008 f MATRIX 7 // Row norm = our answer
009 RTN

#9

Hi, Patrick & everyone following this thread:

Absolutely correct. My own original solution was as follows, with comments describing how it deals with

      A = | e^1.2  e^1.4  e^1.1  |  which must return S = 23.4835
| e^1.6 e^1.5 e^1.3 |
For this special case (all matrix elements are >= 0), there is a solution in 9 steps or less (LBL-RTN included) which takes only 2.5 seconds to return the sum of all 60 elements of a 10x6 matrix
        LBL A         begins routine. Say we've got 2x3 matrix above in the X-register
STO I for indirect addressing of the matrix
EEX 1 (EEX is slightly faster than 1 itself)
RCL DIM I recall matrix dimensions to X,Y: X -> 2, Y-> 3
* total number of elements = 2*3 = 6, Y holds 1
DIM I redimension the matrix to 1x6
RCL I recall the matrix descriptor to X
MATRIX 7 find the sum of the absolute values of all elements = 23.4835
RTN returns to the calling program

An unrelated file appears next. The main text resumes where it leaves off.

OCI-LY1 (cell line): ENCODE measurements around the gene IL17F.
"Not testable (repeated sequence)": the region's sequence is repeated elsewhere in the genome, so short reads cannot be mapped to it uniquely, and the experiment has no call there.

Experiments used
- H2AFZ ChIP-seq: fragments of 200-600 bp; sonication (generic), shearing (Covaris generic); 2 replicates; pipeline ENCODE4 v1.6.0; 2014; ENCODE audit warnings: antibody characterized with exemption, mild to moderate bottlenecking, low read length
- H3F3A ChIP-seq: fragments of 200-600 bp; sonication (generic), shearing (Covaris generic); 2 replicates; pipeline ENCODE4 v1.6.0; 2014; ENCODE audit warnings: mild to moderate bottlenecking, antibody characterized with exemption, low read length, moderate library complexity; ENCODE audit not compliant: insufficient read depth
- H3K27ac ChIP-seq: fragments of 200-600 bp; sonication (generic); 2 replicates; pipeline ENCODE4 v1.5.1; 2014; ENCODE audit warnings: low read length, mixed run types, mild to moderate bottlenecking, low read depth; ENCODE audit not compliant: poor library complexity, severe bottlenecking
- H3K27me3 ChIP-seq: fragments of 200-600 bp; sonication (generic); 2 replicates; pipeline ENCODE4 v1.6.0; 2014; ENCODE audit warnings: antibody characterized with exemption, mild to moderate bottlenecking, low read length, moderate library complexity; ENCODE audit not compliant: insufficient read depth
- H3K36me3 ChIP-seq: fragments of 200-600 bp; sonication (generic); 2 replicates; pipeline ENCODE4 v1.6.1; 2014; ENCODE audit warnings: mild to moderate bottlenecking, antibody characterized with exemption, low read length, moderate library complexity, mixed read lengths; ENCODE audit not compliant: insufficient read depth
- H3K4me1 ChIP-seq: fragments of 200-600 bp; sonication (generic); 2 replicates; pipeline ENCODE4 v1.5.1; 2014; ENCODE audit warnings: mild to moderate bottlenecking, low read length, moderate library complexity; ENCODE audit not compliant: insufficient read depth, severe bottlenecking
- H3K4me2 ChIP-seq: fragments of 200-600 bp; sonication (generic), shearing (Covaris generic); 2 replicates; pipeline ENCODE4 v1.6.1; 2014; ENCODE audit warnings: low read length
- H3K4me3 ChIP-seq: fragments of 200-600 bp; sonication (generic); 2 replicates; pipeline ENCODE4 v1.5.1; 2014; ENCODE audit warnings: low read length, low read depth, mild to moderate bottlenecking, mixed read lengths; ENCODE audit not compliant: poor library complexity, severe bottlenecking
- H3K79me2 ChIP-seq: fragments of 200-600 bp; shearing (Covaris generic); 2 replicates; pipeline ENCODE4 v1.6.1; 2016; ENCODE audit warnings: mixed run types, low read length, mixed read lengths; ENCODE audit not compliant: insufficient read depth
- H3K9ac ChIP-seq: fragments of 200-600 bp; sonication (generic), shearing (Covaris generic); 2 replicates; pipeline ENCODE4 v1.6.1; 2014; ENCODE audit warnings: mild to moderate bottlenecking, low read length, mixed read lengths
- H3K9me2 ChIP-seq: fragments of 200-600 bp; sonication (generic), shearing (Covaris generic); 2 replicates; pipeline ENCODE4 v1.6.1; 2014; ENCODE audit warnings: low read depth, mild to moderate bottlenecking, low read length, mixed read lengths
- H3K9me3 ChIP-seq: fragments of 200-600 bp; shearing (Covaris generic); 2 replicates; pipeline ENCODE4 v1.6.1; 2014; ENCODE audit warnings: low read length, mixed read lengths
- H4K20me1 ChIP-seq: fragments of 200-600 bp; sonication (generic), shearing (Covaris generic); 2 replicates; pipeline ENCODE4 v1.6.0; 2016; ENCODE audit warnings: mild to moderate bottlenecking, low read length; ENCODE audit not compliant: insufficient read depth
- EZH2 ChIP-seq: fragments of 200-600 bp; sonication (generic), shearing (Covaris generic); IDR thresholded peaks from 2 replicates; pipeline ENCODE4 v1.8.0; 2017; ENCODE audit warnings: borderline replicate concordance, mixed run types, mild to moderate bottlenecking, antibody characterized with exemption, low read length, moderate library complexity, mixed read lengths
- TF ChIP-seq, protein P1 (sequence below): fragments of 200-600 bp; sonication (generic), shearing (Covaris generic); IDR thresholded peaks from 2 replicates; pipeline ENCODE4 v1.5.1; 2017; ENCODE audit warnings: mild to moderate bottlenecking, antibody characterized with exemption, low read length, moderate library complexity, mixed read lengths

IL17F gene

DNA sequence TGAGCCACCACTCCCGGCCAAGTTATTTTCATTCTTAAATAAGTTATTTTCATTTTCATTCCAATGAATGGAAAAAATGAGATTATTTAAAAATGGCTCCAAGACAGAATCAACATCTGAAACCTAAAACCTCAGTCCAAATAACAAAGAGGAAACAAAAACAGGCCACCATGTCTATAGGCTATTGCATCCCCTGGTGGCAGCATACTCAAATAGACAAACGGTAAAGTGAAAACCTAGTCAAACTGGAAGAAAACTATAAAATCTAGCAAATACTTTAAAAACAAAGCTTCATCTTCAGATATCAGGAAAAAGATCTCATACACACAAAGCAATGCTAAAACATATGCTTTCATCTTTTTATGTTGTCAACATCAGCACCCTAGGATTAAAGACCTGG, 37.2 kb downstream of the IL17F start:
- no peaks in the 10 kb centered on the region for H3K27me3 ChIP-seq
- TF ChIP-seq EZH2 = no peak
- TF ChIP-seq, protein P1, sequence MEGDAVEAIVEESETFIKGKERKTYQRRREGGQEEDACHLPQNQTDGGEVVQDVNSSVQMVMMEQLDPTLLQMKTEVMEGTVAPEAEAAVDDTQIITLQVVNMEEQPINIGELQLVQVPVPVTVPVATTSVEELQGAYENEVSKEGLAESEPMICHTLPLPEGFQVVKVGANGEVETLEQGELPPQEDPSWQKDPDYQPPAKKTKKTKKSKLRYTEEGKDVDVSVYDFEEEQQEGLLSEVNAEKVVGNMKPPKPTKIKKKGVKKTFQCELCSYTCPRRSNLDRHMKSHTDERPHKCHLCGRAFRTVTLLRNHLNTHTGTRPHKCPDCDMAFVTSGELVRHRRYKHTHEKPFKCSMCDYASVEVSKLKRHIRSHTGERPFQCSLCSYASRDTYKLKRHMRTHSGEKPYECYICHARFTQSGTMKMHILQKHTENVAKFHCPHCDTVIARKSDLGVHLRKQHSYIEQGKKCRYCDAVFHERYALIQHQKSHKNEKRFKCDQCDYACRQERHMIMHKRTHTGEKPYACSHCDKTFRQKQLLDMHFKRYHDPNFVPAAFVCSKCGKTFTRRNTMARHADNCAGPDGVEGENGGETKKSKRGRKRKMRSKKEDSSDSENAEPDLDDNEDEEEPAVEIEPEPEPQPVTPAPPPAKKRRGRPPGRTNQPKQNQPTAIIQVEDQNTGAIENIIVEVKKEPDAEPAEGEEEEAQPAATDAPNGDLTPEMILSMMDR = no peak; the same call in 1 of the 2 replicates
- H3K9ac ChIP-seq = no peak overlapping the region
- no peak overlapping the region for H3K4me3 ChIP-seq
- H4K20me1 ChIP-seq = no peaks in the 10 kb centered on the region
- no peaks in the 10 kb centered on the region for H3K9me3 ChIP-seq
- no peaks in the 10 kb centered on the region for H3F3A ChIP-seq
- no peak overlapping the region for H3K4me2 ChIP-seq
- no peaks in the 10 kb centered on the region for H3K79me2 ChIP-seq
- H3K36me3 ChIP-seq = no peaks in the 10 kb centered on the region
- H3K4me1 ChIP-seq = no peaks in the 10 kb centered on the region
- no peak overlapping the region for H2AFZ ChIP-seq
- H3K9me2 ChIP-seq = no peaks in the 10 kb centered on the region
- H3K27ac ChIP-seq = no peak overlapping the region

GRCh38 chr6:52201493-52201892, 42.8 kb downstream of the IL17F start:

Of course, this works not only for values of e^x, but
for any other values as long as they all are >= 0.

Best regards.

#10

2) Now to answer Valentin's second question, where the matrix elements consist of the sines and cosines of various angles. Well, this type of matrix is no longer non-negative, so the technique we used in Part 1 does not apply directly. However, the essential attribute of sines and cosines is that they are never less than -1. So, if we were to add 1 to every element of the matrix, we would have a non-negative matrix again and the earlier technique could be used. Of course, we've changed the sum of the elements of the matrix by doing this, but in an entirely predictable way: we've added to the sum a number exactly equal to the number of elements in the matrix!

Here is a program which is based on this algorithm. It adds one to each element of the matrix, finds the row norm, then subtracts from that value the total number of matrix elements.

001 LBL A
002 STO I
003 1
004 RCL DIM I
005 *
006 f DIM I // redimension matrix to a single row
007 x<>I // put num elements into I, matrix into X
008 STO RESULT // prepare for matrix arithmetic
009 + // add one to matrix
010 f MATRIX 7 // calculate row norm
011 RCL - I // subtract num of matrix elements from total
012 RTN

#11

Hi, Patrick & everyone following this thread:

Again, absolutely correct. My own original solution was as follows, with comments describing how it deals with

      A = | sin(2)   sin(4)   sin(1)  |  which must return S = -0.1033